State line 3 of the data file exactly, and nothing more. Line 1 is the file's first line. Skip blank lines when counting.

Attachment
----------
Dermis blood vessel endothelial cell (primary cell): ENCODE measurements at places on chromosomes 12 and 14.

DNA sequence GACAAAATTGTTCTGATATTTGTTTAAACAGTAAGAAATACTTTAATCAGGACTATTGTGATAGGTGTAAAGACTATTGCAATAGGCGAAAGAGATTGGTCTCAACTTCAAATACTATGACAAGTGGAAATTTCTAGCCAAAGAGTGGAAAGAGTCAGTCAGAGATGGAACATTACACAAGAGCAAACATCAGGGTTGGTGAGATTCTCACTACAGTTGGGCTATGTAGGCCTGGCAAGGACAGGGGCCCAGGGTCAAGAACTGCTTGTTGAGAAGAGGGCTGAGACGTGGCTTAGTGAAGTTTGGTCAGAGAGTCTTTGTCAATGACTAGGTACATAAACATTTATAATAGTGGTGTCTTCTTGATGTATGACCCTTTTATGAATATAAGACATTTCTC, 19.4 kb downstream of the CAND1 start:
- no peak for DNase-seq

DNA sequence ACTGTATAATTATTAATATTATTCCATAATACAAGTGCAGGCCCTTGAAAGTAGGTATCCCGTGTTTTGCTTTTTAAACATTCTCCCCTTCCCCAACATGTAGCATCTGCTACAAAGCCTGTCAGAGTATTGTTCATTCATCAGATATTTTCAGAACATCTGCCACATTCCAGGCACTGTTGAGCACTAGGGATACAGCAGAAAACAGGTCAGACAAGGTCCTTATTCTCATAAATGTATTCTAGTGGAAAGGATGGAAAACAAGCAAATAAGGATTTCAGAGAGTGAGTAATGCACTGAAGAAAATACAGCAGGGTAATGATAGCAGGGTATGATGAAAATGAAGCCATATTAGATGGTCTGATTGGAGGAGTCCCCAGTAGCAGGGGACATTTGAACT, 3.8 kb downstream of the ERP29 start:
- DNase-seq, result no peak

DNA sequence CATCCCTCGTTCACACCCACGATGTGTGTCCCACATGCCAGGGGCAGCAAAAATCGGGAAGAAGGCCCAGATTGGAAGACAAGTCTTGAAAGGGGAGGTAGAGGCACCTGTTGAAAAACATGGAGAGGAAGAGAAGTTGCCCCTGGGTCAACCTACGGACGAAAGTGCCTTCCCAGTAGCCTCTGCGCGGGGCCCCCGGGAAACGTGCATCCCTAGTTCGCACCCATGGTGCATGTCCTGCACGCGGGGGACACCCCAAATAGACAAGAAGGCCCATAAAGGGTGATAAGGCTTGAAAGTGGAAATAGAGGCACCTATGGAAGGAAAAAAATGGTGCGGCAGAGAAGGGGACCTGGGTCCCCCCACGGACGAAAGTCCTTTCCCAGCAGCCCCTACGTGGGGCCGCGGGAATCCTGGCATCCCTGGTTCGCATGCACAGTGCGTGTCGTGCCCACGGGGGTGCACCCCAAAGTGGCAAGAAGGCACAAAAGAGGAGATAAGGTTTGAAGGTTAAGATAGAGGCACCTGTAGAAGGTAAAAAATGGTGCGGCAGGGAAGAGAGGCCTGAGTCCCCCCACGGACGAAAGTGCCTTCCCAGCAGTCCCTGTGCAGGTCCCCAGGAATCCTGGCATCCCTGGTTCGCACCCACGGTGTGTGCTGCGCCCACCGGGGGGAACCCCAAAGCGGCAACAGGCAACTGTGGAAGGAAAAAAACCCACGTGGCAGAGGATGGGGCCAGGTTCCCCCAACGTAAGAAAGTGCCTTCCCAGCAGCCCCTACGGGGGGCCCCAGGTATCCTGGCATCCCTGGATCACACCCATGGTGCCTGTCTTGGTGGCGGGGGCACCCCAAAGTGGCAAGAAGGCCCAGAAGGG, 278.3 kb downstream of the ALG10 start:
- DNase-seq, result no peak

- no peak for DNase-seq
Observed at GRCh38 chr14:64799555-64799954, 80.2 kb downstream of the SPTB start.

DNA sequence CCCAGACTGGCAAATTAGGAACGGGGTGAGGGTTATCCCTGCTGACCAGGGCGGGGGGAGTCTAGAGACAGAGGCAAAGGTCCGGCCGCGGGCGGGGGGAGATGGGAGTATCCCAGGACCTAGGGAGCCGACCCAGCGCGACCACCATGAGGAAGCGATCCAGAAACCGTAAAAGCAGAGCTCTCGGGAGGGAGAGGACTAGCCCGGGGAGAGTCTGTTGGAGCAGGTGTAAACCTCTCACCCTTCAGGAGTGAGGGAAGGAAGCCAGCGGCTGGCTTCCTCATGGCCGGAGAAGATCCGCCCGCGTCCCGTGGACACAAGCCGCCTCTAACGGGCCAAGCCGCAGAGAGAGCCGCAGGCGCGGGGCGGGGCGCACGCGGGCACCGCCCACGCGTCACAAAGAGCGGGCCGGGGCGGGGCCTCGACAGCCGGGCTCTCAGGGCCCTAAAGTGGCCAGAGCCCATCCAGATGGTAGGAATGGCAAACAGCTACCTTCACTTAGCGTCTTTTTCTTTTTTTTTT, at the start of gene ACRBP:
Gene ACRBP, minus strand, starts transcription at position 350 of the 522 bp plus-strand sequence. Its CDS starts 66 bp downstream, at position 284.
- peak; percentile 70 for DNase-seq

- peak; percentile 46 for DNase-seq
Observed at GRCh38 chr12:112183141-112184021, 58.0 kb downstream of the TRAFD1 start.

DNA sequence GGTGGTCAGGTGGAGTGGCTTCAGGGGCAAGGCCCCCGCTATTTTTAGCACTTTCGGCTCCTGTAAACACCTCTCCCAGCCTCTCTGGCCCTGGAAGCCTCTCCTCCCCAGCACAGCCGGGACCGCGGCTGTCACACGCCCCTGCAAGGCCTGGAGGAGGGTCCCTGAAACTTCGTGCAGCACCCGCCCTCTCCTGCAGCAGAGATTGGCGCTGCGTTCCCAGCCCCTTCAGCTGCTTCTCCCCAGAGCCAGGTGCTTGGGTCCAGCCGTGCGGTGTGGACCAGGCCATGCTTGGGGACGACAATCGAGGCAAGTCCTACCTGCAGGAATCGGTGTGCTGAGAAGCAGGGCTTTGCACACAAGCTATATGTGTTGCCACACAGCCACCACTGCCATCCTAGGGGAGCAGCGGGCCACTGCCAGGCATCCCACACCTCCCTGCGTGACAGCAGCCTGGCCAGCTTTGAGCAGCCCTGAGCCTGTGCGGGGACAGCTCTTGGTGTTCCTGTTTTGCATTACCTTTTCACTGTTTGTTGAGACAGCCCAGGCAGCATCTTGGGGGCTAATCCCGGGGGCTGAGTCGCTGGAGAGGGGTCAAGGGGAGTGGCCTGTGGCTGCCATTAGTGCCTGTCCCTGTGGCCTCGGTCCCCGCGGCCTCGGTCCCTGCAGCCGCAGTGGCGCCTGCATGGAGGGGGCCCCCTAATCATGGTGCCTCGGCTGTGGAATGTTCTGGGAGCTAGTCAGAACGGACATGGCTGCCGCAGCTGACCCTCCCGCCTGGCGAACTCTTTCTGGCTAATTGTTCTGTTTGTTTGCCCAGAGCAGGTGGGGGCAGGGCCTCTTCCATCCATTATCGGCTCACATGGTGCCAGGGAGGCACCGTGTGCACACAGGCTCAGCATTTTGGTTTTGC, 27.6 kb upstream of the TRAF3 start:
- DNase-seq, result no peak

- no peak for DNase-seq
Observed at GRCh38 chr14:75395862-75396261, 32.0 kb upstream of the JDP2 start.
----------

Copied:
- no peak for DNase-seq